Shows

Iron Curtain

Iron Curtain, a musical comedy, opened at the Prospect Theater in 2006, with Lyrics by Peter Mills and an original Book by Susan DiLallo with Cara Reichel directing. The show was inspired by the documentary East Side Story that told the true tale of how the Soviet Union tried to write propaganda musicals to rival Broadway and Hollywood in the 1950s.

The show won the New York Innovative Theater Award as Best Off-Off Broadway Musical for 2006 and received rave reviews across the board. Since then, the show has been showcased at the Edinburgh Fringe Festival, the Village Theater New Musicals reading series and workshopped there as well. 2007 saw a production at Los Posidas Community College directed by Ken Ross, as well as a showcase at the Edinburgh Fringe Festival by the Royal Scottish Academy of Music and Drama, directed by Andrew Panton. In 2008, the show was further developed at the O’Neill National Music Theater Conference under the auspices of Paulette Haupt. The show was selected for the National Alliance of Musical Theater Festival of New Musicals in October of 2009.

Iron Curtain synopsis

From the Las Positas College Proudction of Iron Curtain

New York, 1956: MURRAY FINKEL and HOWARD KATZ, two down-on-their luck songwriters, are at the end of their rope. Twenty years of writing together, and nothing to show for it. SHIRLEY, Howard’s long-suffering girlfriend, tries to cheer him up. But HOWARD is ready to call it quits — until MURRAY spots an ad in Variety: “Songwriters wanted. Big bucks. Must be willing to travel.” Deciding to give it one more shot, they arrive at the office of ONANOV Broadway… where they are kidnapped and find themselves in Russia, at the Ministry of Musical Persuasion. ONANOV gives them their assignment: re-write the latest Soviet propaganda musical and they will be sent home.

From the Las Positas College Proudction of Iron Curtain

But it’s not that easy. The show is dreadful. The deadline is a week away. And Howard finds himself in the clutches of HILDRED HEINZ, the Director-cum-Dominatrix. Later, in their fleabag hotel room, under the watchful eyes of KGB agent SCHMEARNOV, MURRAY gets an idea: suppose they write a whole new musical, instead. They’ll call it “Damnable Yankees.” In it, they’ll renounce American values. Working feverishly, they finish the show, expecting to be sent home on Opening Night. But Khrushchev decides they must stay and oversee the movie version. Time passes. Murray, enjoying the good life, is smitten with MASHA, the ingénue. But Howard is gloomy, realizing for the first time how much he misses SHIRLEY. Meanwhile SHIRLEY — who spent the last few months searching for him — finds herself in Berlin on the very day that MURRAY and HOWARD are there, shooting the movie version. A border skirmish lands SHIRLEY in prison, where she’s interrogated by the Minister of Contradictory Behavior — none other than HILDRED. Torn between her unrequited love for HOWARD and her love of country, HILDRED does the noble thing: she tells SHIRLEY of a secret escape tunnel underneath the city, but urges her to tell no one except HOWARD. Thus begins a wild chain reaction of mishaps and misdirects ending with a madcap, farcical comedy of errors as our heroes finally find their way homeā€¦and the success they’ve always wanted.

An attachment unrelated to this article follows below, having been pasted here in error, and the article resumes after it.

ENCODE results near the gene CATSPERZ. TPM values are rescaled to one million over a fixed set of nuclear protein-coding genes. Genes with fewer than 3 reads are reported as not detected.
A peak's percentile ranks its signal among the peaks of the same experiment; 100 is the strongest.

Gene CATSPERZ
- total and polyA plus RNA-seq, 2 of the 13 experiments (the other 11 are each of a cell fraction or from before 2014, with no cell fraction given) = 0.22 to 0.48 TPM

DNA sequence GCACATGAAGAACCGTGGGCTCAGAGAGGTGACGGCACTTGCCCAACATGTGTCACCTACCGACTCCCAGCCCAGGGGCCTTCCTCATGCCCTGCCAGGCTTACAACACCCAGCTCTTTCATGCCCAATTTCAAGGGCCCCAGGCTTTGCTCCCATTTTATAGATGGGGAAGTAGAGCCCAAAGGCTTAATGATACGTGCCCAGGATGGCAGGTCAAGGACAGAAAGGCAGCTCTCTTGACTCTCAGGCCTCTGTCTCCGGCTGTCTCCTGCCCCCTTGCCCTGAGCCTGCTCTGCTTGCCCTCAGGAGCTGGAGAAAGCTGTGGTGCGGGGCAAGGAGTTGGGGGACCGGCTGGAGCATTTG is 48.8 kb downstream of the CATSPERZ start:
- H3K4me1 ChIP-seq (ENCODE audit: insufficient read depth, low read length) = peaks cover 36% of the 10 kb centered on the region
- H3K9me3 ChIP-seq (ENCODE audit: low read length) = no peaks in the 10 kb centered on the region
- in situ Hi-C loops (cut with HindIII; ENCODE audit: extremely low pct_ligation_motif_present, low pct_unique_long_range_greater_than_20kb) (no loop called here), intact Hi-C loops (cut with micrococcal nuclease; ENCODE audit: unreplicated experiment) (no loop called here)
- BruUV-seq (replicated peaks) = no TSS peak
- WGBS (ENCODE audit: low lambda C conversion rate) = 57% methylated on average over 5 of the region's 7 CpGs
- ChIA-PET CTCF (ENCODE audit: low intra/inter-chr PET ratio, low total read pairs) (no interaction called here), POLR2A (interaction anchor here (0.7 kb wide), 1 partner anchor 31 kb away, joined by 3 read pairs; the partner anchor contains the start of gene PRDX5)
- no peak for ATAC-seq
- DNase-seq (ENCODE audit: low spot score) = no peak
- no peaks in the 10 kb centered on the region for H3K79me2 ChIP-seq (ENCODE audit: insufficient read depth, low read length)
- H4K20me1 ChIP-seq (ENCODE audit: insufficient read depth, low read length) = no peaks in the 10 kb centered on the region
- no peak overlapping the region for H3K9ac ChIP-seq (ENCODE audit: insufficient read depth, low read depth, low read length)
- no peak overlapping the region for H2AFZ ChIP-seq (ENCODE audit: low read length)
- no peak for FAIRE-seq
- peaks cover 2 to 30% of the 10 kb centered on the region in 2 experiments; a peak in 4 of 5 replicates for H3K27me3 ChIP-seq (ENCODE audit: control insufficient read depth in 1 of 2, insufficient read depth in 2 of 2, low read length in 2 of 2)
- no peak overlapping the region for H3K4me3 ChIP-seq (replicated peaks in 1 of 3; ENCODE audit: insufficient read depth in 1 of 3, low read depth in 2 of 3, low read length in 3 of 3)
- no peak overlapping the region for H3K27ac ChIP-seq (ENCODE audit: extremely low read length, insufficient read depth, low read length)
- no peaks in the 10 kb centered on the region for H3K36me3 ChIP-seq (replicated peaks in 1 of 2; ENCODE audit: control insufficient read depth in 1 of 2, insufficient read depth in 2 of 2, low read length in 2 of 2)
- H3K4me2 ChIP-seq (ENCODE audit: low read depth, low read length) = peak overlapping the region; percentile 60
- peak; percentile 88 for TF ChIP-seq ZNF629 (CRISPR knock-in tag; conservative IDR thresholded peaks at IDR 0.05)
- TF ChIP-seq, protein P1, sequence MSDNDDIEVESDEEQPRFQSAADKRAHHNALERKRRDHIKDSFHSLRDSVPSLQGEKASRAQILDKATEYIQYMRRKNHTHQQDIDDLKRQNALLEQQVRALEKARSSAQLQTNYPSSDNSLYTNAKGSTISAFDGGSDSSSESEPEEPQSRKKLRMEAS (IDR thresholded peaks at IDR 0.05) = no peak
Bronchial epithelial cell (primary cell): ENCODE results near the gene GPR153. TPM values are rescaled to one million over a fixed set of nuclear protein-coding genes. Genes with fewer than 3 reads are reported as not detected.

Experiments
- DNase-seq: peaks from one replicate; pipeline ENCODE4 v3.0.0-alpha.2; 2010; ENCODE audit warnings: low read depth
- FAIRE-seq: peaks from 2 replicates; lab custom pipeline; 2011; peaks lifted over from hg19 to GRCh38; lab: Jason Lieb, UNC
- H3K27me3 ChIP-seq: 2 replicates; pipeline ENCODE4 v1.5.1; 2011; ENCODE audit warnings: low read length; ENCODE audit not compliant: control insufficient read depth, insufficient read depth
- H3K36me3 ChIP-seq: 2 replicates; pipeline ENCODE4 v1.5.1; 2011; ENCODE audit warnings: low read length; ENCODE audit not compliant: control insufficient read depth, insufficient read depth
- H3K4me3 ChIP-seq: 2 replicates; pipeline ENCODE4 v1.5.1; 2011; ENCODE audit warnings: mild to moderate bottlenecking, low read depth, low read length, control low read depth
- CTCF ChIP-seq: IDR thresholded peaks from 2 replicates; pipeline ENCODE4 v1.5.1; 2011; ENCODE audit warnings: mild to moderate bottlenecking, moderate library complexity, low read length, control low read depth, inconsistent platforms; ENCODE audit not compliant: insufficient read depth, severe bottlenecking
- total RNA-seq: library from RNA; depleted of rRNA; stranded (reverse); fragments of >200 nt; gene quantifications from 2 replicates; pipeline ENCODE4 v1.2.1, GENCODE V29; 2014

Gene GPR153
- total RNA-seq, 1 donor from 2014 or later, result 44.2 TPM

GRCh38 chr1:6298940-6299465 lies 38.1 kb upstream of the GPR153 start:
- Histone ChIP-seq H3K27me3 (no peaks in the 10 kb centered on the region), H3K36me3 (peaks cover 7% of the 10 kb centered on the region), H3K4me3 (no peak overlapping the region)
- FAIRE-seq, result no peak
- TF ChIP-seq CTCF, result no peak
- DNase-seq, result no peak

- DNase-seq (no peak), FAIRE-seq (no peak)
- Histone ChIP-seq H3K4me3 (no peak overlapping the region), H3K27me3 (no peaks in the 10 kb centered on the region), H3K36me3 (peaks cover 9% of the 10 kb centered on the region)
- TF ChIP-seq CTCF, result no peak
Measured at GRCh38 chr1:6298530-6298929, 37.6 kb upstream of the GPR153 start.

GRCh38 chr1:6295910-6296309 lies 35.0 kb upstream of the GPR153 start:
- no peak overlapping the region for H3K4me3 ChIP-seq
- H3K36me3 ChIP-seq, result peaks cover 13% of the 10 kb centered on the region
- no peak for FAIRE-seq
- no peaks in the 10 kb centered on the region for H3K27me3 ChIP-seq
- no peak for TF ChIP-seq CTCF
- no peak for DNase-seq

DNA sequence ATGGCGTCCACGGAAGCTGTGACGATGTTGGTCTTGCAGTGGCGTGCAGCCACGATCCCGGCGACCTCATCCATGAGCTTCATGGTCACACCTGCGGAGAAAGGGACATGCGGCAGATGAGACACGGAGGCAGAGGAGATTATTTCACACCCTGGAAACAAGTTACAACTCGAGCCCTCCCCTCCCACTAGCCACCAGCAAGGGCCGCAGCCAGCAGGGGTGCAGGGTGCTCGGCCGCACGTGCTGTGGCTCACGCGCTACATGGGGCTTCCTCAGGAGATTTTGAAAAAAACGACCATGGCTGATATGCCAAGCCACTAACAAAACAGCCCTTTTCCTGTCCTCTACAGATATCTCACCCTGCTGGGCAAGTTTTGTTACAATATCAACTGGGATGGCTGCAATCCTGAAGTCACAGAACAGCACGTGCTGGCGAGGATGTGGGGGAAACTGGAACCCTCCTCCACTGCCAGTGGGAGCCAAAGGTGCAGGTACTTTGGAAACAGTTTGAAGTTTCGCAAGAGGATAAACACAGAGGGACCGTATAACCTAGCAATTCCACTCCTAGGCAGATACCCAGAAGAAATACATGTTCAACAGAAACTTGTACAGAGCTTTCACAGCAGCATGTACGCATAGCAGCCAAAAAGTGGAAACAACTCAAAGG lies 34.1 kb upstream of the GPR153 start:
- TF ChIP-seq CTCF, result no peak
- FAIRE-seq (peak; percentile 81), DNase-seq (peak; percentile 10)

The show won the New York Innovative Theater Award as Best Off-Off Broadway Musical for 2006 and received rave reviews across the board. Since then, the Iron Curtain has been showcased at the Edinburgh Fringe Festival, the Village Theater New Musicals reading series and workshopped there as well. 2007 saw a production at Los Posidas Community College directed by Ken Ross, as well as a showcase at the Edinburgh Fringe Festival by the Royal Scottish Academy of Music and Drama, directed by Andrew Panton. In 2008, the show was further developed at the O'Neill National Music Theater Conference under the auspices of Paulette Haupt. The show was selected for the National Alliance of Musical Theater Festival of New Musicals in October of 2009.

In 2011, the show had a triumphant critical run at Seattle’s Village Theater and is being readied for a returning Off-Broadway run in November, 2011, directed by Cara Reichel.